Polish Relief Committees have been organized in this country, but, however noble are the hearts of the organizers, however great the generosity of their supporters, the means so far collected will relieve but a very limited number of sufferers. And there are millions of families helpless, hungry, sick, succumbing. In the face of such a disaster individual efforts must remain inefficient.

Only a great wave of mankind's pity can surmount so immense a wave of human misery.
Only a great, enlightened, generous nation can help effectually our perishing multitudes.

Nobody knows better than I do the kindness and generosity of the American people. Ardent and prompt, warm-hearted, free-handed, they always respond with the enthusiasm of youth to everything that is true, sincere.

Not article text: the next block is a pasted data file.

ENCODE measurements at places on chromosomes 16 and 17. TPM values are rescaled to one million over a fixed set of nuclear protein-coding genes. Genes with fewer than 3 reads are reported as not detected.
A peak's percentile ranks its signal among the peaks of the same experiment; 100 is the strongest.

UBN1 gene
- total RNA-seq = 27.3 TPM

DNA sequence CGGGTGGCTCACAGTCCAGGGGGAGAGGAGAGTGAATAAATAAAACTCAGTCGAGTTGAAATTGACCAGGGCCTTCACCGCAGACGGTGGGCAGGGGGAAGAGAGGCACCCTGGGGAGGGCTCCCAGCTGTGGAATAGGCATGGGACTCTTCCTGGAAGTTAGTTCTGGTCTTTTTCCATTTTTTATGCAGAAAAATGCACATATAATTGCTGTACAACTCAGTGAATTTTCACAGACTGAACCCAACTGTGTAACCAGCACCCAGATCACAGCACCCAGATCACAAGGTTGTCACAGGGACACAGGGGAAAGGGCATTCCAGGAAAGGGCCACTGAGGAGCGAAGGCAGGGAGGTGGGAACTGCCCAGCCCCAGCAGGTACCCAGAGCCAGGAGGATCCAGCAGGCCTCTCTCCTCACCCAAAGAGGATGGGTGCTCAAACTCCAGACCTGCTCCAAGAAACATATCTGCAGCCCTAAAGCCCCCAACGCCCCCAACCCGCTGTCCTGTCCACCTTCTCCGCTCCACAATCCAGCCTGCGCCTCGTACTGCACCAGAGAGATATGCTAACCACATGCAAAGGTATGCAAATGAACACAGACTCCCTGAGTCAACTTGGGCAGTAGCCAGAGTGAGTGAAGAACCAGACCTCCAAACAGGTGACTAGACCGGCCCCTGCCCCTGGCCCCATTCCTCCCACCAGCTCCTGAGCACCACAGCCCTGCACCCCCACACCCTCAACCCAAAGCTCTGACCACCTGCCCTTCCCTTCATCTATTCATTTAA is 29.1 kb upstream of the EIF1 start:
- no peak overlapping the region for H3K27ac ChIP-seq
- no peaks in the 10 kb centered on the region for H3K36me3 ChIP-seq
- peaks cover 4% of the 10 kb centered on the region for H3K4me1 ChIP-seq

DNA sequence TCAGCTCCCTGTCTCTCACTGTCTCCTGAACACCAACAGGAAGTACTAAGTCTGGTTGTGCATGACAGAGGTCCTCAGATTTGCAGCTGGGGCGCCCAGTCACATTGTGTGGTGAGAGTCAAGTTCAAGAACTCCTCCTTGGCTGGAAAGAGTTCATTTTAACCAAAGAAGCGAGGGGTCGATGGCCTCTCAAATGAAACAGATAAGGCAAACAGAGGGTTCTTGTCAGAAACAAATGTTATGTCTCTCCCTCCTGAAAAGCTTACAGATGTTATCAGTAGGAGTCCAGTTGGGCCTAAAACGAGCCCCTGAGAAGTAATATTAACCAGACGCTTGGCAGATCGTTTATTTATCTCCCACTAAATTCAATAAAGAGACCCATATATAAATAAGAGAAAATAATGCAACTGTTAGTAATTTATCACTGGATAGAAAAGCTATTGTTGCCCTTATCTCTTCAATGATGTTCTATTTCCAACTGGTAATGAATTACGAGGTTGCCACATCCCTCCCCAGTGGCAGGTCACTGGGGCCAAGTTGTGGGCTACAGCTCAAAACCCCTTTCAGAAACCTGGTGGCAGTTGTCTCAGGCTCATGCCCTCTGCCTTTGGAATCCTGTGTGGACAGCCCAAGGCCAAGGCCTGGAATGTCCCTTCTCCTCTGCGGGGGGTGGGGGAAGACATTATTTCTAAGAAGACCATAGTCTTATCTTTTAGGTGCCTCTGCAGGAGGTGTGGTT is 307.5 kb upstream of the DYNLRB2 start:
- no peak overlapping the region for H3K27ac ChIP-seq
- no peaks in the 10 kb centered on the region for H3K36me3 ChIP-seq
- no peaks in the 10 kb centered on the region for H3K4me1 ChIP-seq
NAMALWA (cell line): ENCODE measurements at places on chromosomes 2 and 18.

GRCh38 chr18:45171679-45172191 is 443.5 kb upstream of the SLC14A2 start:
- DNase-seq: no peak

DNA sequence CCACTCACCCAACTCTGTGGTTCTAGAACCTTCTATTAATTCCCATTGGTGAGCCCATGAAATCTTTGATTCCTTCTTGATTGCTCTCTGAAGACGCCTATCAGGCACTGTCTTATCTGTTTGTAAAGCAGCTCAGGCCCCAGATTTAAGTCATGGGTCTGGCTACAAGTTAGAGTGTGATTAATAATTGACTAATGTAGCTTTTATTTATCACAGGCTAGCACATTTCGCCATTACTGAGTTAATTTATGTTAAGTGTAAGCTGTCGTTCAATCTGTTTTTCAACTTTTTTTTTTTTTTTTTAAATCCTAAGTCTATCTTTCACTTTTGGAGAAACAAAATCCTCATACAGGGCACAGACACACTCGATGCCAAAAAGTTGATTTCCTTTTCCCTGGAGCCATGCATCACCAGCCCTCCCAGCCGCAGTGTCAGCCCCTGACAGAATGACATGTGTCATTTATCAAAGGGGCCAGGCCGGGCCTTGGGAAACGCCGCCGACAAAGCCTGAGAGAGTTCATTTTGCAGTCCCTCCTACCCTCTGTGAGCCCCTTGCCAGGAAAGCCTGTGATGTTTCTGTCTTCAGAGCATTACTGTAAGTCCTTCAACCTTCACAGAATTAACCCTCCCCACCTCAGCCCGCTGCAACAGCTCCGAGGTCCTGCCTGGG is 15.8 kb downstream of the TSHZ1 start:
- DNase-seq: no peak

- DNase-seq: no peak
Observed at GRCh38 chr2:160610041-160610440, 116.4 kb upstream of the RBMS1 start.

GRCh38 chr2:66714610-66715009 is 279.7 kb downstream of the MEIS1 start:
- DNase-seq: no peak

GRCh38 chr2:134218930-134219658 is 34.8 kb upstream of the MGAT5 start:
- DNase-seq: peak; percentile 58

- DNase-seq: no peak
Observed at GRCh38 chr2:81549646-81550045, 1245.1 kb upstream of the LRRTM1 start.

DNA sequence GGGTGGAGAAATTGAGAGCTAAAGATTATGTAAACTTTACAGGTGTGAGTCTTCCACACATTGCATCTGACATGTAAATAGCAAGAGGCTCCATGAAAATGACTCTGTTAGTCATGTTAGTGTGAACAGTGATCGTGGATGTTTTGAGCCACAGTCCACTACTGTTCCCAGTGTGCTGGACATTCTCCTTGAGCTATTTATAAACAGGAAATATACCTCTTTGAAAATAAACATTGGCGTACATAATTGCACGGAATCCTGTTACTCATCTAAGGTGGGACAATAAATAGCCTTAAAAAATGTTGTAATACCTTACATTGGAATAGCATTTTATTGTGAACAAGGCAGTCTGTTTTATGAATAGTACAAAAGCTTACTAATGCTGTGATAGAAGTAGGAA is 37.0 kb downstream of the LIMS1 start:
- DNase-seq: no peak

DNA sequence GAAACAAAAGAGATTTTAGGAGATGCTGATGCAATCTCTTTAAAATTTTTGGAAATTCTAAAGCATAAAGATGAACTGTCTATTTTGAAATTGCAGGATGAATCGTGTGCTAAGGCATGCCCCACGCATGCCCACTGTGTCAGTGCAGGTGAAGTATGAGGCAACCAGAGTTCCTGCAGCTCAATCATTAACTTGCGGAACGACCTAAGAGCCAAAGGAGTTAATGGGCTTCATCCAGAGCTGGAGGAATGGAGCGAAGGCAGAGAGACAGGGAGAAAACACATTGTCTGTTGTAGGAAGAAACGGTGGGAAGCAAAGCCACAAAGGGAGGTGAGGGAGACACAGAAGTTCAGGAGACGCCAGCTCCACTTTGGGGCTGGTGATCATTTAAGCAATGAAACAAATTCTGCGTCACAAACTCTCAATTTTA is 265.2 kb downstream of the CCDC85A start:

Is there anything more true than human pain?
Is there anything more sincere than the cry for help from those who suffer?

In the name of charity, in the name of common humanity, I, therefore, appeal to the great American people. They have already given much to other stricken nations; they may be tired of giving; yet I am certain that there is no one in this noble nation that will condemn me for asking, even before our thirst for liberty is relieved.

Some bread for the Polish women and children!
Some seed for the Polish farmers!




IV. Paderewski Pleads for Food for Poland's Starving Millions [4]

The horrors of the gigantic struggle sweeping back and forth over Poland - the war's "Eastern Front," have overwhelmed more than eighteen million inhabitants, including nearly two million Jews. Fully eleven millions of helpless women and children, peasants, workmen, the very essence and strength of the nation, have been driven into the open.

Thousands are hiding among ruins, in woods or in hollows, subsisting on roots and the bark of the trees. Hundreds of thousands of once prosperous families are helpless, hungry, sick and succumbing.

Only a great wave of mankind's pity can surmount so immense a wave of human misery.
Only a great, enlightened and generous nation can help effectually our perishing nation.